Dregs of the 70s, Pyles Peak, pump station, stop signs, Cowles Mountain wrecked, drones
- Pyles Peak and Cowles Mountain from North Fortuna
- San Carlos in 1960 was a series of tract homes out in the boonies. There were plenty of hills, trails, and wilderness for a young boy to run wild. My family lived on Lake Aral Drive, a neatly arranged street with brand new lawns and trees. I was five years old and beginning to make friends with the other kids my age. It seemed like every house had a couple of sons and daughters right around the same age group. It was a ready-made gang. You might recognize the names of some of the kids in San Carlos at that time. Danny Alsadt, David Allen Lucas, Brenda Spencer.
- By Mark Stephen Clifton, Oct. 22, 1992
- Drive out to the main Cowles Mountain trailhead, which lies at the northeast corner of Navajo Road and Golfcrest Drive in the San Carlos district of San Diego. The zigzagging trail ahead is popular with hikers and dog-walkers, but no mountain bikes are allowed on it. Climb steadily for 1.4 miles to the top of Cowles, then set your sights on Pyles,
- By Jerry Schad, Sept. 2, 2009
- The City of San Diego's plan to demolish and replace a pump station that has served San Carlos since 1967 received unanimous approval from Navajo Community Planners, Inc. on February 25. The estimated $7.5 million budget covers the planning, design, and construction of a replacement for the College Ranch Hydro Pump Station. The facility and a 102-foot tall standpipe (water tank), located between two houses on Lake Ashmere Drive.
- By Liz Swain, March 1, 2013
- San Carlos Navajo Community Planners, Inc. (NCPI) on March 18 voted 8-1 to take an alternate method of requesting a four-way stop at Cowles Mountain Boulevard and Boulder Lake Avenue, a San Carlos intersection that was the site of vehicular accidents on January 12 and February 15 of this year. The intersection didn't meet the city-council criteria for "all-way" signage.
- By Liz Swain, March 22, 2013
- The planning group unanimously approved the installation of a four-way stop at Green Gables Avenue and Wandermere Drive, and a board majority rejected a proposal to return a portion of Jackson Drive to two lanes. Also, a majority opposed the City of San Diego's plan to raise the speed limit from 35 to 40 miles per hour on a stretch of Navajo Road.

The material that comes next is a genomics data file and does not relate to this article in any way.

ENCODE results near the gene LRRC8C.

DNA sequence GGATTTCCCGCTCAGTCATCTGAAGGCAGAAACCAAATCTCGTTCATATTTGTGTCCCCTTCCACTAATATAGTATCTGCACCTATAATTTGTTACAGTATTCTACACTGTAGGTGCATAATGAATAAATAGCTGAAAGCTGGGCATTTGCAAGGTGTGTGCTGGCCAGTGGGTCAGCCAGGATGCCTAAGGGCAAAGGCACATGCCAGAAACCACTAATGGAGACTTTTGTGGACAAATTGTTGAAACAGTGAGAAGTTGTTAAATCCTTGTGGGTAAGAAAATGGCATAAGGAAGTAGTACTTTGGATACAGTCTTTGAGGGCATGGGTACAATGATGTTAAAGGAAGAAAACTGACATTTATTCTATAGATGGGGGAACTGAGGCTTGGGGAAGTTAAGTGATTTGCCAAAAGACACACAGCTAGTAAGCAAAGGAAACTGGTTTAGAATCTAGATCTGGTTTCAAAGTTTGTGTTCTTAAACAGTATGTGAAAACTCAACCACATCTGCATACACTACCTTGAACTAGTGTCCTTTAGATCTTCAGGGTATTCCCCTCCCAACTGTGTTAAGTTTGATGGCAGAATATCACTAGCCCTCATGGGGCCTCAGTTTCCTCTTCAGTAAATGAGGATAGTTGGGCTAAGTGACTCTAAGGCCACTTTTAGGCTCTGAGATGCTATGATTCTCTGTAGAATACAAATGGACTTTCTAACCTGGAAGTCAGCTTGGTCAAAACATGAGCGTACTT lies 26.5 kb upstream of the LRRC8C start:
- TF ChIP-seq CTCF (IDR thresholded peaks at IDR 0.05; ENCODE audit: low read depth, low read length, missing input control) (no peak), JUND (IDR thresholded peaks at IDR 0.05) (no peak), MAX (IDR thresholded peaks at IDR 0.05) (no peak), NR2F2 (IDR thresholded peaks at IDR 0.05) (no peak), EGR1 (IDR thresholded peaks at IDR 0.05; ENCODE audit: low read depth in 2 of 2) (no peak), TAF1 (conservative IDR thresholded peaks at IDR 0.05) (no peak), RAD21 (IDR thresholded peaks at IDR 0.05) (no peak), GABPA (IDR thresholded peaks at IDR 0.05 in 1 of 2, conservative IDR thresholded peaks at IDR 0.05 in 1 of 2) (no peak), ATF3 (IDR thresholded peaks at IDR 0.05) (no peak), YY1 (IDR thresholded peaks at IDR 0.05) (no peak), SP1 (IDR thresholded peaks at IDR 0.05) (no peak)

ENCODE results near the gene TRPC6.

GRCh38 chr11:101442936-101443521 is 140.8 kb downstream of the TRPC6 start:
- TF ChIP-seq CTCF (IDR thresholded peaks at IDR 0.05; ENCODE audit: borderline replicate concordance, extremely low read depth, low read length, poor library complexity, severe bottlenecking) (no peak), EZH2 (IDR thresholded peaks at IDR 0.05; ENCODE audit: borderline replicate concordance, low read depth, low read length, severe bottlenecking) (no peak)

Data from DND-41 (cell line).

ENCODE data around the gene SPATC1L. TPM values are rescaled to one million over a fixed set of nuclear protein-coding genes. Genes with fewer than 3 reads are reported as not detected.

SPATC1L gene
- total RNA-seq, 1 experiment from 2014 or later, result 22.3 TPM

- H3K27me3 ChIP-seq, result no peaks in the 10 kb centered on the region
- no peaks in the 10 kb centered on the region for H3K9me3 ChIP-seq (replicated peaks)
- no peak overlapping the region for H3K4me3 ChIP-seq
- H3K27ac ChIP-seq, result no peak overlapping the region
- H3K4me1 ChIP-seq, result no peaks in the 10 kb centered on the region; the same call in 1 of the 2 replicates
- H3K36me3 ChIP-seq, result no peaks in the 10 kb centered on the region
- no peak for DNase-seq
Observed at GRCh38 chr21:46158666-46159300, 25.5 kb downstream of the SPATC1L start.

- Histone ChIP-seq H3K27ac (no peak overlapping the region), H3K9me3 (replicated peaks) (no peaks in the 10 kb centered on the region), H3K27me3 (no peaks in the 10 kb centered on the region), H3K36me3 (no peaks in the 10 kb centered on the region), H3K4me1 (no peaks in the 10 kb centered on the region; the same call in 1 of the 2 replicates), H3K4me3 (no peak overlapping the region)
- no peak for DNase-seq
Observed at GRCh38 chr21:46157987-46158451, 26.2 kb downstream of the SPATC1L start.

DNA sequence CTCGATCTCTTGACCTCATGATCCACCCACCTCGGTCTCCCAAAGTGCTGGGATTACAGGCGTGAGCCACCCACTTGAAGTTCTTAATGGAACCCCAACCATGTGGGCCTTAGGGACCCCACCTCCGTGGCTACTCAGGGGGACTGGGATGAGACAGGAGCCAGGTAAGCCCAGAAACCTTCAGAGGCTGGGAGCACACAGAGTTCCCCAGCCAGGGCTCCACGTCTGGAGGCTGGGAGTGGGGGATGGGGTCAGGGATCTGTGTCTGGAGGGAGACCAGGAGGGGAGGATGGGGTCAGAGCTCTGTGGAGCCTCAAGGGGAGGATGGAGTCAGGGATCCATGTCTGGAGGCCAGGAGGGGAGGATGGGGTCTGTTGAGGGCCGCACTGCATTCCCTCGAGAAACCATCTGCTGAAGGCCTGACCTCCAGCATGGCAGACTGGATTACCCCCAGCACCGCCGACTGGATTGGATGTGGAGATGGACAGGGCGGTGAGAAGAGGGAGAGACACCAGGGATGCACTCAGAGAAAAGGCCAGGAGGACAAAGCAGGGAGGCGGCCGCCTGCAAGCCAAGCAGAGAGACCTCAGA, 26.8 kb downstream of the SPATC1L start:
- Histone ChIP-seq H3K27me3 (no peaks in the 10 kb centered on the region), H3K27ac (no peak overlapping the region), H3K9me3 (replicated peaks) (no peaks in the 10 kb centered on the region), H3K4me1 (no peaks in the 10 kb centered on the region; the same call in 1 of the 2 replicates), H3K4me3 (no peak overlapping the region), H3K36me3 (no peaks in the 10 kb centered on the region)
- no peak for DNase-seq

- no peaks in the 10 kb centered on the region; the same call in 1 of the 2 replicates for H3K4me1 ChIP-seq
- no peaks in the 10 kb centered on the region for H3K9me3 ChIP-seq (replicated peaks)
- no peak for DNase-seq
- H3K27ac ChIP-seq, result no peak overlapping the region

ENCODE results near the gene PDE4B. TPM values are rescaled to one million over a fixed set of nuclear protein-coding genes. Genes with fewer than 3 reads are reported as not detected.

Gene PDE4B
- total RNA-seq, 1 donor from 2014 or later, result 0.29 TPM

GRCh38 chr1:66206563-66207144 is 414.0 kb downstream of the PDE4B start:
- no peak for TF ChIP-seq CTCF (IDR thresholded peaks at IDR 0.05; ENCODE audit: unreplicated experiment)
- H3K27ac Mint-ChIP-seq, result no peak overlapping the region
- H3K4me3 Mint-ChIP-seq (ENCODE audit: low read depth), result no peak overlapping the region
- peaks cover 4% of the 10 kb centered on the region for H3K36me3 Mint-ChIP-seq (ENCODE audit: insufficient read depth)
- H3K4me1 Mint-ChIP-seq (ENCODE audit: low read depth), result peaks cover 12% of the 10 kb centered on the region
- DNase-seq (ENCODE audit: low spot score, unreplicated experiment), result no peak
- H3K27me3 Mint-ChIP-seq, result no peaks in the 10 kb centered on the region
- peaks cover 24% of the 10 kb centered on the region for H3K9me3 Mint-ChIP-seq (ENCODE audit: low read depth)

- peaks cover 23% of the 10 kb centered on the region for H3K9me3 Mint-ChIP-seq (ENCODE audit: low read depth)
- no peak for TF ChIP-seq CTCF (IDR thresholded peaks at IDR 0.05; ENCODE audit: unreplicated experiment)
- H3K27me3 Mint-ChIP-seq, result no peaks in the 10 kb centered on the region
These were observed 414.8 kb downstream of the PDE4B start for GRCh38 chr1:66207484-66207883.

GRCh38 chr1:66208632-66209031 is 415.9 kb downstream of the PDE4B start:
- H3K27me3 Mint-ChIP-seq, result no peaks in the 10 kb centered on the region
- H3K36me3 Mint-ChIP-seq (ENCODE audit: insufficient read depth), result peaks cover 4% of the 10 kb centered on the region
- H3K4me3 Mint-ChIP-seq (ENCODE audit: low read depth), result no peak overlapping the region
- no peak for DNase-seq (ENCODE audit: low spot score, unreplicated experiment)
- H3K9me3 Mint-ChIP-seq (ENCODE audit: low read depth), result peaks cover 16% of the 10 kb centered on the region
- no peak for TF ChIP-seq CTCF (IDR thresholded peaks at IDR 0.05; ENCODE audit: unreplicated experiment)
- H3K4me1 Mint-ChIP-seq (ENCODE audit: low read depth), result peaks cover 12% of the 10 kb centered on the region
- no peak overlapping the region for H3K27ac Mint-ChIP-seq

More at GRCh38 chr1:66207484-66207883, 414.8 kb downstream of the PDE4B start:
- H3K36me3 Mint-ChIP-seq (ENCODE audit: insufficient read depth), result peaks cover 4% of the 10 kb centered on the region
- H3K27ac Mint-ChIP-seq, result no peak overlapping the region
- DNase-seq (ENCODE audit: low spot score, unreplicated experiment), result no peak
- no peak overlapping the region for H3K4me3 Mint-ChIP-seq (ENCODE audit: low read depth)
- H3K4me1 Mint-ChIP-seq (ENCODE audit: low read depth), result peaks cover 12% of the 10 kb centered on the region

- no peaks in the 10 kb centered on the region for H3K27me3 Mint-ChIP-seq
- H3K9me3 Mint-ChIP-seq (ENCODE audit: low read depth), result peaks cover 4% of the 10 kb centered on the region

- By Liz Swain, Oct. 24, 2013
- Ryley Webb, San Carlos liaison for District 7 city councilman Scott Sherman's office, gave the planning group an overview of efforts to resolve the matter. At the September 16, 2013, Navajo Planners meeting, residents living near Cowles Mountain said hikers were noisy and left behind trash. Residents supported a proposal to add 19 parking spaces on Navajo Road. Planners rejected that proposal, citing safety concerns on the street where the speed limit is 50 miles per hour.
- By Liz Swain, Nov. 20, 2014
- Stefanie Sekich has dealt with drones near her home in San Carlos on three occasions. The first time, she was outside enjoying a glass of wine and didn’t think much of it. She thought it was probably some neighborhood kids with a new toy. The second time occurred on a Friday night. She had her headphones on and was listening to music. The buzzing approach was inaudible, and she didn’t realize the drone was present until she noticed it above her. When she made eye contact with the drone it zipped away.
- By Dryw Keltz, Sept. 28, 2017
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